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The kitchen at the pub always appears in the depths of industry and a busy ship. I don’t eat here too often but the fact that so many do indicates to me that they’re doing something very right and satisfying people’s needs. Another nice aspect to the pub is that it manages to attract an older clientele among it’s mix of customers. It’s good to see senor folk out enjoying themselves socially with their friends and I believe the safe and friendly environment in the pub encourages this more than practically any pub I know.

The Nags Head week is punctuated by two popular quiz nights on Tuesday and Thursday evenings read expertly by quizmaster, Steve, and a games night on Sunday evenings of ‘sticky thirteens’ card games and an ‘open the box’ feature which always guarantees a smile or two where a hapless competitor can win a bag of nuts (not those expensive cashews mind!), a gallon of beer or maybe even that elusive jackpot. You’ll need to visit on one of those evening to find out what a ‘King for Edgar’ is!

An important point to those nights is that charily is always regarded highly in this pub. The Nags and it’s regulars does some excellent work in raising money for charities and concentrates each year on giving a helping hand to charitable institutions that have a local connection. A year or two ago my sister’s neighbours lost their wonderful young son to the little known condition of Sarcoma. It was extremely heartening to see the support that a local community can give at a time of such sadness. Well done to all concerned.

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The Nags Head excels itself during the summer months due to a lovely garden to the rear. It’s a perfect place to relax in the sun, not just for seasoned drinkers but very much for families as Mum and Dad can happily look over their children as they play excitedly on the array of swings, slides and climbing frames for them. It’s idyllic and perfect for families as I am sure my own nephew, his wife and young daughter who live just around the corner would readily agree.

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I pass by the way of the Nags Head many times a week generally. During the past few months it resumed as a ‘base’ and a starting point for a run every Sunday for a friend training for the London Marathon and I. It remains a weekly habit and the pub is always a very welcome site on the horizon after our long runs! That Sunday drink inside or outside at The Nags is easily the most enjoyable of the week! I’m just as liable to repeat this procedure, when time permits in the week too. You can tell I like it there eh?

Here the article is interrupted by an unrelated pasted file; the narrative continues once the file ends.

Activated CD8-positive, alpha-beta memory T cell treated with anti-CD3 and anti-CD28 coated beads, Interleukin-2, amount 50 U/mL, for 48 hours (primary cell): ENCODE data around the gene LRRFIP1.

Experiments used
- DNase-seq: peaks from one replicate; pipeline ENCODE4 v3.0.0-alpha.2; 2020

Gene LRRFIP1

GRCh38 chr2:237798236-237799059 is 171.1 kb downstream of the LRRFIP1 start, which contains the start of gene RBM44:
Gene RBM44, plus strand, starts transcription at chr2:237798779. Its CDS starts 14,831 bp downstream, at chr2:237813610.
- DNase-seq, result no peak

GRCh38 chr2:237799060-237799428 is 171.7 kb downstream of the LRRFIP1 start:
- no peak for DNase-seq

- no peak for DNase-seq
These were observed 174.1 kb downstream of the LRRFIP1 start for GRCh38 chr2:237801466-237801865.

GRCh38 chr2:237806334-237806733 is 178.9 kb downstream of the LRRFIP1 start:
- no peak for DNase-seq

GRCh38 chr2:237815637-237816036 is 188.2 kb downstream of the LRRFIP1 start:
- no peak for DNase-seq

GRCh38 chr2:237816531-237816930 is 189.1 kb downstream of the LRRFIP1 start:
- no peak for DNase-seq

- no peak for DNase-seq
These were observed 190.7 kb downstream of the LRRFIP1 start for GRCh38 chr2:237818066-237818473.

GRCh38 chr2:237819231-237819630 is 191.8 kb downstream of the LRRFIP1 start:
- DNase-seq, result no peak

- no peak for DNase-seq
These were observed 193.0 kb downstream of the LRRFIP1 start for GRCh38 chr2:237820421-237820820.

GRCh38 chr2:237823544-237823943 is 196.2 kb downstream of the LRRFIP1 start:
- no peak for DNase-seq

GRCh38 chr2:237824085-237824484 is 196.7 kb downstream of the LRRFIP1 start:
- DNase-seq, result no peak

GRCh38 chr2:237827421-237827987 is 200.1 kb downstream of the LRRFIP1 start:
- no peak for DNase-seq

The Nags Head is situated at the eastern end of Main Street in Woodborough just on the sharp bend that takes one on down to Lowdham via the lane of the same name. It’s open throughout the day every day. You’ll be assured of a pleasant social at this happy rural watering hole.

June 17, 2009 Posted by | Ripping Yarns | , | 1 Comment

The Marathon Diaries: The Road Back

So here I find myself, back in the car park of The Nag’s Head at Woodborough in Nottinghamshire. Alone and ready to run. Five days ago I filed my entrance online for the Nottingham Robin Hood Marathon in late September to absolutely no acclaim at all. There’s not much going back now. It’s a pleasant Saturday afternoon in early May and I have much work ahead of me.


First name: STUART

Surname: FREW

Race Type: Marathon – non-AAA affiliated

Date of Register: 30 April 2009

Time of Register: 09:11:06

It’s familiar road, one I’ve know so many times. I’m breezing along steadily with that small Hibernian FC Harp on my chest and a Maple Leaf emblem on my shorts. The first stream appears with a duck paddling furiously underneath the brackish water, swimming against an insistent current.

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May 12, 2009 Posted by | Archives: The Marathon Diaries | , , , , , , | 1 Comment

Come Walk the Green Fields of Nottinghamshire

It’s always the wheels that take us there. Wheels that seem incongruous with a stride through the countryside. When the wheels have stopped and our boots are on, the day takes on a different pace and atmosphere. A different meaning. Time slows and becomes somehow more livable, somehow more rational.We carefully cross the quiet winding lane at Lowdham Grange and feel the stones and mud under our boots. The welcome and watery winter sun is bright with little warmth, twinkling down through bows and branches through to the tree-lined lane and down to the old church. We are not alone. Ahead of us lies a large limousine with its young driver leaning against it, quietly, respectfully, passing the time, fingers clasped formally in front of him. His suit tells of a duty he is carrying out. It is a sad day for one family and group of friends as a small, muted service is conducted in the ancient faded yellow stone building.

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February 23, 2008 Posted by | On The Road | , , , , , , | 2 Comments